Divided Sudan could mean closer ties

The referendum planned in Sudan, geographically Africa’s largest country, for January 2011 under the Comprehensive Peace Agreement signed in 2005 raises the issue of the merits of unity versus partition. The agreement stipulated that the people of the south should have the right to decide on whether to become independent or remain in a united Sudan, although efforts would be made to make unity attractive.

This raises the question: What are the root causes of what started as a north-south conflict, but has now become much more widespread throughout the country?

A key word to understanding the conflicts in Sudan is marginalisation. The centre—the government in Khartoum—has marginalised the peripheries, and the peripheries also happen to possess identity factors that distinguish them, or divide them, from the centre, factors that relate to race, ethnicity and culture, and, for the south, religion.

Sudan features two distinctive identities.
The identity of the north is one of assimilation through a long history in which, if you were a Muslim, spoke Arabic, were culturally Arabised and could trace or imagine your ancestry as coming from Arabia, you were elevated to a higher status. But if you were a heathen—a black—you were denigrated and thus became a legitimate target for slavery. By and large the peoples of the north, despite the fact that they were not all Arab, became assimilated by a self-perception of Arabism.

The people of the south developed an identity of resistance to the north. Both sides denied having anything in common, and their history of hostilities made them become even more determined not to see anything in common.

With independence from British colonial rule in 1956, the north assumed the position of the British as the rulers. For the south, this meant a substitution of external colonialism by internal colonialism and they rebelled against it. The first phase of the struggle ended with a compromise in 1972—autonomy—which was abrogated 10 years later, so the war started again.

The second war from 1983 sought to free the country from its identity crisis. For Sudan had become identified as an Arab-Muslim country at a time when the south remained largely African and non-Muslim, and elements in the north—in the Nuba Mountains, Southern Blue Nile, and Darfur—did not see themselves as, and were not, Arab, and yet were classified as such.

In response to the crisis, a vision of a “New Sudan” was fostered by John Garang, the leader of the Sudan People’s Liberation Movement (SPLM) in the south, who was martyred in a helicopter crash in July 2005. This vision, which ended up with the Comprehensive Peace Agreement (CPA) in 2005, solved the southern problem, in part by giving the south the right to self-determination.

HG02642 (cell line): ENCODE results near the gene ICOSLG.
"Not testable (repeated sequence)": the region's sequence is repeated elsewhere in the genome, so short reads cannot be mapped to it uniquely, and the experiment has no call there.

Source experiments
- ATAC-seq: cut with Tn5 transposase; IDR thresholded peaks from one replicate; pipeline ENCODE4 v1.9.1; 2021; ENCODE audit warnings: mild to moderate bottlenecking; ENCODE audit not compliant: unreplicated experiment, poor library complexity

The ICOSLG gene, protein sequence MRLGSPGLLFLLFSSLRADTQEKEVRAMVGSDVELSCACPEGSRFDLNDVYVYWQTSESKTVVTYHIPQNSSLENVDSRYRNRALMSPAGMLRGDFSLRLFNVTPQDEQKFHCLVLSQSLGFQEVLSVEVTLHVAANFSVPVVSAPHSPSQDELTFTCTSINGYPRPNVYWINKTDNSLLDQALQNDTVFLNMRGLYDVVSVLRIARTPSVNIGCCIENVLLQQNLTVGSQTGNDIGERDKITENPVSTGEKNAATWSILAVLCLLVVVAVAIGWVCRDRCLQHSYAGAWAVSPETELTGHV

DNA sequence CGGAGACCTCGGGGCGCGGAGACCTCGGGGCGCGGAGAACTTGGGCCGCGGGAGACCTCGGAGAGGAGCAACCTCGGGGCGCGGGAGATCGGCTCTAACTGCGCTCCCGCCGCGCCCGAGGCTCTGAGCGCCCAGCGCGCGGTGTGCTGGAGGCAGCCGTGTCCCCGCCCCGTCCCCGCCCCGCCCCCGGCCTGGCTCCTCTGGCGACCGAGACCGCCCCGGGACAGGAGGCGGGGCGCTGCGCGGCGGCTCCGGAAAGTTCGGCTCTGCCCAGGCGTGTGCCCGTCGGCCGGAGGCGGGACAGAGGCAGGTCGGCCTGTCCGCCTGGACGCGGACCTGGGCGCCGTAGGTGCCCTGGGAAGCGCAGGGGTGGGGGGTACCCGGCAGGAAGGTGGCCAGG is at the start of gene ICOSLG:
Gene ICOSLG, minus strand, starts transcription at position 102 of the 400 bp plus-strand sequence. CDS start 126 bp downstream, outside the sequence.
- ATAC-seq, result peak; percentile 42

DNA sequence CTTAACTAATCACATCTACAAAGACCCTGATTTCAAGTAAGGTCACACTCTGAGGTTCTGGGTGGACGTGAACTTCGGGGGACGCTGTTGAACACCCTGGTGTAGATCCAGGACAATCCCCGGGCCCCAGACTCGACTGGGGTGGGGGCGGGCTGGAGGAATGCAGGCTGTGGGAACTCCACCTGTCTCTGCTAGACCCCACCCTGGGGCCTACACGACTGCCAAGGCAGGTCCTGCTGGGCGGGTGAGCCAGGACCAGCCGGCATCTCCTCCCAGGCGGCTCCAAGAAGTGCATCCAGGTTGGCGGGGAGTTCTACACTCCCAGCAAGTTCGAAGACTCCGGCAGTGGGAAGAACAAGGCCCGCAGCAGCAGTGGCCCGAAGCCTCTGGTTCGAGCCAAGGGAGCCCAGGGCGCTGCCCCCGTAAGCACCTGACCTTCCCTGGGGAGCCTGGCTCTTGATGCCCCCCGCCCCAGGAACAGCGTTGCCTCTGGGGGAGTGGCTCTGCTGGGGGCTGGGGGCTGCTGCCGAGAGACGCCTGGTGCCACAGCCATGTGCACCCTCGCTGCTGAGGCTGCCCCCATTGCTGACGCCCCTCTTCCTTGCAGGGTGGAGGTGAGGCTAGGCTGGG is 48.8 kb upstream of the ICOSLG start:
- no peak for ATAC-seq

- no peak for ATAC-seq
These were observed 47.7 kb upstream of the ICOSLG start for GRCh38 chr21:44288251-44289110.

But by now, the vision of a “New Sudan” had transcended the North-south divide—the different peoples of the north had begun to discover the distortions of identity, and the fact that they were not the Arabs they had been made to believe they were. First, the Nuba Mountains joined the SPLM rebellion, and then the Blue Nile. The Darfurians tried to join in 1992, were crushed, and then tried again in 2003 in what is now a continuing rebellion, in which about three million people have died.

We now have a situation in which it is critically important that the CPA is honoured and the right of self-determination for the south is exercised through the referendum scheduled for January 2011 and the outcome of the referendum respected.

In addition to its specific provisions, the CPA challenges the country to continue to pursue the vision of a “New Sudan”, so that the idea of transforming Sudan to be just — to cater for equality for all groups—would continue to be pursued.

It is likely that if the right solutions are not found now, rebellions will persist or erupt in parts of the North and, if they do, the south will be pulled in because it shares a common purpose with such rebellions.

In reality, unity and secession are degrees of ongoing relationships that can be strengthened or weakened, according to the will of the people and their leaders.

Because the north and the south will continue to interact after January 2011 and, if they remain at peace, will cooperate even more than they have done in the past, they could actually become closer than they have ever been, which could leave open the potential for the reunification of Sudan.

The referendum should not be seen as the end of the story, but rather as an important step in a continuing quest for genuine comprehensive peace and unity in Sudan.

Dr Francis Deng is the special adviser to the United Nations secretary-general on the prevention of genocide, and the author of Sudan at the Brink: Self-Determination and National Unity (Fordham, 2010). This is an edited excerpt from a recent talk hosted by the Centre for Conflict Resolution, Cape Town.

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